Journal of a tour to the West in 1839: diary, 1839.

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  • UPenn Ms. Coll. 786
  • John Henshaw was born in Middletown, Connecticut to Daniel Henshaw and Sally Prentiss Henshaw on 13 June 1792. The family moved to Middlebury, Vermont, where John attended Middlebury College and graduated in 1808; he then attended Harvard University as a resident graduate for a year. After a visit to Middletown, Henshaw became interested in the Episcopal Church, although he was educated as a Congregationalist, and was baptized by the rector, Rev. Kewley. Henshaw took the name Kewley at the time of his baptism as a token of respect. He was ordained deacon in 1813, served at St. Ann's Church in Brooklyn, New York for three years, married Mary Gorham of Bristol, Rhode Island in 1814, and was ordained a priest in 1816. In the spring of 1817 he became rector of St. Peter's Church in Baltimore, Maryland, where he served for twenty-six years. In 1843 he was elected bishop of Rhode Island, Episcopal Church of the United States, where he served until his death in 1852. Henshaw published numerous sermons and essays. A small leather-bound travel diary from September 1839 to November 1839 written in ink and pencil with 201 numbered pages. Henshaw recorded his journey from Baltimore, Maryland to Louisville, Kentucky, where he was asked to preach at the consecration of the St. Paul's Episcopal Church on 6 October 1839 at the request of his friend and colleague Rev. William Jackson. Henshaw left Baltimore on 24 September, arrived in Louisville on 2 October, and began his return journey to Baltimore on 7 October, reaching home on 7 November. The journal records Henshaw's long and meandering travel from Baltimore to Louisville via stagecoach and steamboat through Virginia, West Virginia, Ohio, Indiana, Missouri, and Illinois. Henshaw provides a detailed account of all the portions of his journey, including observations of passengers and their personalities, the names of the steamboats, lodgings, friends whom he stops to see, and scenery such as the Allegheny Mountains in the moonlight. He discusses the Episcopal Church at each town where he disembarks, the people, the culture, historical accounts of certain areas, and places he visited in towns, like the glass works factory in Wheeling, West Virginia and his fascination with the process of its manufacture. Henshaw also discusses the state of the church and visits to other churches where he was asked to preach. A list of cities and the expenses incurred on his journey are written on the end papers. There are two leaves laid in with Henshaw's signature and printed name.

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    upon said band & the Col was then very officious in giving his orders to the company to mount the hurricane deck & (sock) her off. On Friday we send on board as (Ju ) a mod( ) -ats Kentuckian - who must be related I think to the Kentucky giant- being about 6 feet five inches- & large in proportion, I should think he ( ) weight 350 lbs. He had a (_____) inscribed with his ( ), about three inches in diameter it ( ) do no ( ) to H( ). Soon after he was comfor -table seated by the fire, the boat gout agrouond- & Col Evants ( ) to that part of the cabin, stammered out the exclamation "came (,La fdom) we want you to lift off the Boat"!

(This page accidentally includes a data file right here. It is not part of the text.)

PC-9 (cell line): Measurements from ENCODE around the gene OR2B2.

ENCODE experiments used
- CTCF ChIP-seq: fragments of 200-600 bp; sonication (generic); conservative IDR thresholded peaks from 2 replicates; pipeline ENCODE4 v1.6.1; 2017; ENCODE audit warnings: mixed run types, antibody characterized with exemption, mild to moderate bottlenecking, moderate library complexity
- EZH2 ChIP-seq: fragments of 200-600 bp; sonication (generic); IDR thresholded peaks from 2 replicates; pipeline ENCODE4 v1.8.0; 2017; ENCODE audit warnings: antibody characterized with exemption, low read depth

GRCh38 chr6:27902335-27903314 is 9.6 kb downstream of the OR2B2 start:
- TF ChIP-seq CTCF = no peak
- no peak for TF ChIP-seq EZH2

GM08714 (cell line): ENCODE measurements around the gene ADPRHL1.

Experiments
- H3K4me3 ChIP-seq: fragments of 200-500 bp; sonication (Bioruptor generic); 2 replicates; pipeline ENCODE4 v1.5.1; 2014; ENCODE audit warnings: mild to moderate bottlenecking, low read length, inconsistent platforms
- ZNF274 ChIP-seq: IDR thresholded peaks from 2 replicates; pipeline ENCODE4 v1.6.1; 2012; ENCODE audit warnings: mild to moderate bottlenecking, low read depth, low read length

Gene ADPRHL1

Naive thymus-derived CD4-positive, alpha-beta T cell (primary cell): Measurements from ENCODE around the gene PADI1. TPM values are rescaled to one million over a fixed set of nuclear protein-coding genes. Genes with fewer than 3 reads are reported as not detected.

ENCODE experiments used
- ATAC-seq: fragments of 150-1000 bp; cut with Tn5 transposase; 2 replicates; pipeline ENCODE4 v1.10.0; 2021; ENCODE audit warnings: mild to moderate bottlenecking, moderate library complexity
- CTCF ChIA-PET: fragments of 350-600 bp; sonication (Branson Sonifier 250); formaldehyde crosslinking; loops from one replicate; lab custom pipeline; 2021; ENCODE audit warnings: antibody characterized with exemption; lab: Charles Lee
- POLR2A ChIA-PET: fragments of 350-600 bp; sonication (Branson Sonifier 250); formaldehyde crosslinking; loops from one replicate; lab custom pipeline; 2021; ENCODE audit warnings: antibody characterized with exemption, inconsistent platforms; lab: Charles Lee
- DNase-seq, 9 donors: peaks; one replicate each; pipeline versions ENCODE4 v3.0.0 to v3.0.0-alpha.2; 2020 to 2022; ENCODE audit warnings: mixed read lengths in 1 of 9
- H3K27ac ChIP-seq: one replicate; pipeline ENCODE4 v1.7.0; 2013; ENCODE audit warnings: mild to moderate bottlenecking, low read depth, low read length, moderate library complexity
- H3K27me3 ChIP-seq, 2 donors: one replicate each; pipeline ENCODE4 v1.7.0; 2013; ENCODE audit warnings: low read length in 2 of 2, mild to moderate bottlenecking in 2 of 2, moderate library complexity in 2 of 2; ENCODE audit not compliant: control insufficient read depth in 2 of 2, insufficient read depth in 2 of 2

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    In half an hour after, the 11 "[cosucnastein]" (such is the appell -ations of Kentuckians, as Buckeye" is of Ohioans, & Hoosiers" of Indianians.) stretched [hindey?] out on the dining table which groan ed under his weight cascade with his [clerk?] for a pillow. Soon after the [?] col happening thru the cabin & [?] [?] is [?] -trate"! Here [?] oh -ioans, once for all, that the [Westian?] [?] Goats, being all on the high [prepione?] [?] -[?], at every stoke of the piston [send?] for the [grapes?] of [steam?] thru the used [?] & piercing sounded alarming to those who are not accus -tomed to it. On the lower or boiler deck - the hands

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    12 and emigrants (mostly Germans) are accomodated + are never allowed to come on the upper deck which is exclusively ^ for the accomodation of gentlemen + ladies I have however known a Yankee family of emigrants stowed away with their cooking utensils

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    most important localities 13 in our wetern world in his speech upon the trial of Aaron Burr I cod easily fancy it to have been like a Paradise before the porter came but I have nothing of the

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    14. between Wheeling & Cincinnati are Portsmonth on Ohio & Louysville Ky. [Kentucky] The former is at the mouth of the great canal which [Dr?] [Dr?] the centre of the state to [Dr?] [Dr?] connecting the waters of Lake Erie with those of the Ohio. The latter is the starting point of the [Dr?] [Dr?] of great excellence [Dr?] [Dr?] a most rich & [and]beautiful country to [Dr?] [Dr?]. It is a pretty town of 5 or 6000 inhabitants I [Dr?] think & [and] [Dr?] to it is [Dr?], Ohio.

    At Louysville [Dr?] [Dr?] an interesting young lady daughter of the late cashier of the Bank in Lexington, [Dr?] from us by her I [Dr?] [Dr?] to [Dr?] [Dr?] informing him that I was thus far on my way [Dr?] [Dr?]

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